Still, We Preach

Each man will judge himself. Gathered there together will be those we met and helped. Also present will be those we scorned and denied. There will be no need to call for witnesses, because our own life will be there as evidence of what we did. No other charge–apart from a lack of Love—will be laid upon us. Be quite sure, the words we will hear on that day will come not from theology, not from the saints, not from the churches. They will come from the hungry and from the poor. They will come not from creeds and doctrines. They will come from the naked and the homeless. They will come not from Bibles and books of prayer. They will come from the glasses of water that we gave or did not give.

— Unknown

Most of these people cannot be saved. You know what I mean. They’ve gone inch by inch into the tar pit of empire worship until they’re in up to their necks, and there’s no way out. A Damascus Road moment maybe; but few will have such an experience.

It’s a great tragedy that has fallen upon the American evangelical-charismatic church. The handwriting is on the wall. It’s the “Mene, Mene, Tekel, Upharsin” moment in American Christianity.

There are only two sins: Idolatry (the rejection of the great command to love God) and injustice (the rejection of the second command, to have no other gods). Injustice springs from idolatry. When we worship an idol, we are formed in the ways of injustice. And injustice always carries the seeds of eventual self-destruction … even in an empire. or especially in an empire. The Bible calls this the judgment of God. John the Beloved said, “Children, beware of idols,” because idolatry always has dire consequences.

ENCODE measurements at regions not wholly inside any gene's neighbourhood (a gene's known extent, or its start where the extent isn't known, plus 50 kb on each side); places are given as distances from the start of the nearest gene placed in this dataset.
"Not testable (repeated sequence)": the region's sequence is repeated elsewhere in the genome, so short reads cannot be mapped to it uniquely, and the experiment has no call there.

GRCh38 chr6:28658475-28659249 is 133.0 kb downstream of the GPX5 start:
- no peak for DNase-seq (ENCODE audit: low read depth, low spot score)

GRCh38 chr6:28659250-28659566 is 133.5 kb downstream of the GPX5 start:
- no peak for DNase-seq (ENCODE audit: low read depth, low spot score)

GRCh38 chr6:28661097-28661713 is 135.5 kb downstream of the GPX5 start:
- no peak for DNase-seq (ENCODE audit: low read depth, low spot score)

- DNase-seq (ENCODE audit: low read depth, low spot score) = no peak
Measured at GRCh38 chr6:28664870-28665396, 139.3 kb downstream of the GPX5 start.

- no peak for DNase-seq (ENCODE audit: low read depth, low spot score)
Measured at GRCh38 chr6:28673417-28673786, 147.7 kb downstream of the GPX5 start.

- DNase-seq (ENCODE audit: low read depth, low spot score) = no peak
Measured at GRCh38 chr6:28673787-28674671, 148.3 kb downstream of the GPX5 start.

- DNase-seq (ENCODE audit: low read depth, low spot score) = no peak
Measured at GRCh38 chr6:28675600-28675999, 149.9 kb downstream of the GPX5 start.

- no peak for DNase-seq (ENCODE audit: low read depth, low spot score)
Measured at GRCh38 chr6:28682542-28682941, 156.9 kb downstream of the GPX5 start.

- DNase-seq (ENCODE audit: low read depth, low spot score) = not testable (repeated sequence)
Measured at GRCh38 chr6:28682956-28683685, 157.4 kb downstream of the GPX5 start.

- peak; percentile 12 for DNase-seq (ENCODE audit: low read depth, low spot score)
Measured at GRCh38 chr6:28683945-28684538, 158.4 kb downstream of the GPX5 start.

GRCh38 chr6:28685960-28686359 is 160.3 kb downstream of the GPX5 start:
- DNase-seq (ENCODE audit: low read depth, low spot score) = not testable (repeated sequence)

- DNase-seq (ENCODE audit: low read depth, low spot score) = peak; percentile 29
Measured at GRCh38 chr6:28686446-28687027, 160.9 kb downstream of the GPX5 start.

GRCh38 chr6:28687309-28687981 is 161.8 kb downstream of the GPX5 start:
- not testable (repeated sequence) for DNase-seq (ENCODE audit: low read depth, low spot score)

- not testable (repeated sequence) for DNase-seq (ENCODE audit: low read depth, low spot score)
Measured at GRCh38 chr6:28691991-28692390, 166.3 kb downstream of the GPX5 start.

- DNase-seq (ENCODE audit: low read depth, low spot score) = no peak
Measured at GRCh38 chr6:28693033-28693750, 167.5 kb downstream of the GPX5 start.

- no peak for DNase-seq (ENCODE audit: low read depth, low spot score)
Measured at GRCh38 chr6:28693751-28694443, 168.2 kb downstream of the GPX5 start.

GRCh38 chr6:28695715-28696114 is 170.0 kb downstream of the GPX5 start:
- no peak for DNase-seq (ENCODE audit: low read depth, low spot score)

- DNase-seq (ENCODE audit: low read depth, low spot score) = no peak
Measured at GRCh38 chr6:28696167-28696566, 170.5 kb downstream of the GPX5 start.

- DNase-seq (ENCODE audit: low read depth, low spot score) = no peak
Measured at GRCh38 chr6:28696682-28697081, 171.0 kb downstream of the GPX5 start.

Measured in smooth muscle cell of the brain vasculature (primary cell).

For all their talk about Jesus, God, the Bible, most American evangelicals are so infected with the idolatry of empire that they’re incapable of discernment or repentance. Many Christians have tied their faith to their flag in a Gordian Knot. Their teachers (mis)used the Scriptures to tie the knot. It’s nearly a hopeless situation.

Still, we preach. Those with ears will hear. And if they hear, they can liberate their faith.

— Brian Zahnd

Ironically (and disturbingly), idols can be present in overtly “religious” people and environments. When learning about the work of idols in our lives I only gradually began to discover my own idols and turn from them. But the truth is I still have them. I still want to be accepted. I still want approval. As Calvin described it, the heart is an idol factory. The difference for me now is I’m at least somewhat aware of this hunger for acceptance that I have.

— Max Anderson

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